Space Odyssey: Preserving UK security post-Brexit
As much of the country braces for Brexit, the UK government has unveiled a £92 million investment package to develop a state-of-the-art alternative to the European Union’s Galileo satellite system.
The investment package, which comes courtesy of the £3 billion Brexit readiness fund announced last year, is to be rolled out over the coming months.
Satellite navigation systems like GPS have a myriad military and commercial applications, from shepherding aircraft, ships and emergency services to their destinations to guiding millions of motorists along the UK road network. In fact, a recent government study placed the approximate cost of sustained navigational disruption at an astonishing £1 billion per day.
While the government hopes the UK will remain a key partner to the Galileo programme, and is negotiating with the European Commission to that end, contingencies must be made. If British industry isn’t able to collaborate on equal footing, and the UK is unable to access the security-related data needed to rely entirely on Galileo for military use (such as missile guidance), an alternative must be found.
Consequently, the UK Space Agency is leading preliminary work to investigate the possibility of a British Global Navigation Satellite System – one which would fully meet the government’s security requirements and support the nation’s burgeoning space and cryptography sectors. The investment package will go towards developing specific technical proposals with the Ministry of Defence playing a support role.
The 18-month engineering, design and development project will also deliver a detailed technical assessment and schedule for a UK global positioning system. This would accommodate both civilian and encrypted signals and have direct compatibility with its counterpart in the US.
UK industry has proven instrumental to the development of Galileo’s cutting-edge technology and encryption, and this experience will be essential if the UK is to develop an alternative, with a number of multimillion-pound contracts available to British space companies.
“Britain is a world leader in the space industry and satellites,” said Business Secretary Greg Clark. “We are investing in an alternative option to Galileo to ensure our future security needs are met using the UK’s world-leading space sector.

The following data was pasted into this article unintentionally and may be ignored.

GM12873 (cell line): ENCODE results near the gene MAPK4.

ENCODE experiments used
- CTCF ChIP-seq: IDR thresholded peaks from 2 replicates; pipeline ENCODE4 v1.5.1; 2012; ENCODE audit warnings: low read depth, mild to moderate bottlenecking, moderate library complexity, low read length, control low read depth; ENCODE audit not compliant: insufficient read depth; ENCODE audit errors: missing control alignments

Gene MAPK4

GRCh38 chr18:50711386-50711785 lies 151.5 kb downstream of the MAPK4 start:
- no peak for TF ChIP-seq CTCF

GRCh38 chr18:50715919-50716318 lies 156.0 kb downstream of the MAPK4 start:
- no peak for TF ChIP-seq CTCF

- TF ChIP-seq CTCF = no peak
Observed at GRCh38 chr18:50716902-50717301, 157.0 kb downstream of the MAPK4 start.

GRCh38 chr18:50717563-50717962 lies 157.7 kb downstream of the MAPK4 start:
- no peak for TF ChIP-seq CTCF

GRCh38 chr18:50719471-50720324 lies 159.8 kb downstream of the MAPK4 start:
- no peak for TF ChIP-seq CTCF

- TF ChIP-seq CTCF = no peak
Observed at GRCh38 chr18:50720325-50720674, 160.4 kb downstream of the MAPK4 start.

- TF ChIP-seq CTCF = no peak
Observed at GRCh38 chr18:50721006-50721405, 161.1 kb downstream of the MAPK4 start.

“Our position on Galileo has been consistent and clear. We have repeatedly highlighted the specialist expertise we bring to the project and the risks in time delays and cost increases that the European Commission is taking by excluding UK industry.
“Britain has the skills, expertise and commitment to create our own sovereign satellite system and I am determined that we take full advantage of the opportunities this brings, backed by our modern Industrial Strategy.”
Defence Secretary Gavin Williamson added: “The danger space poses as a new front for warfare is one of my personal priorities, and it is absolutely right that we waste no time in going it alone if we need an independent satellite system to combat those emerging threats.
“This alternative system and the UK’s very first Defence Space Strategy which I will launch later this year will be a further boost to military skills, our innovative businesses and our genuinely world-leading role which has seen us make such a key contribution to Galileo.”
Dr Graham Turnock, CEO of the UK Space Agency, concluded: “We remain confident in the strength of our space sector and look forward to working in partnership with them on the exciting prospect of a national satellite navigation system.”
Even if the decision is taken not to create a UK independent satellite system and the UK remains a full member of Galileo post-Brexit, this preliminary work would still support UK jobs and expertise in areas including spacecraft and antenna design, satellite control systems, cryptography and cyber security. Crucially, it will also support the UK’s fast-growing space sector.
The British space industry is going from strength to strength. Recently, the European Space Agency’s revolutionary British-built wind measuring spacecraft Aeolus was launched. The spacecraft was built by Airbus Defence and Space in Stevenage, while other British businesses provided critical elements to the mission, including camera equipment, software and propulsion systems.
Meanwhile, at the Farnborough International Airshow in July the government committed £31.5 million to support the development of a spaceport in Sutherland in the north of Scotland – potentially the first of its kind in Europe. The sky is the limit for the UK space and satellite industry, it seems.
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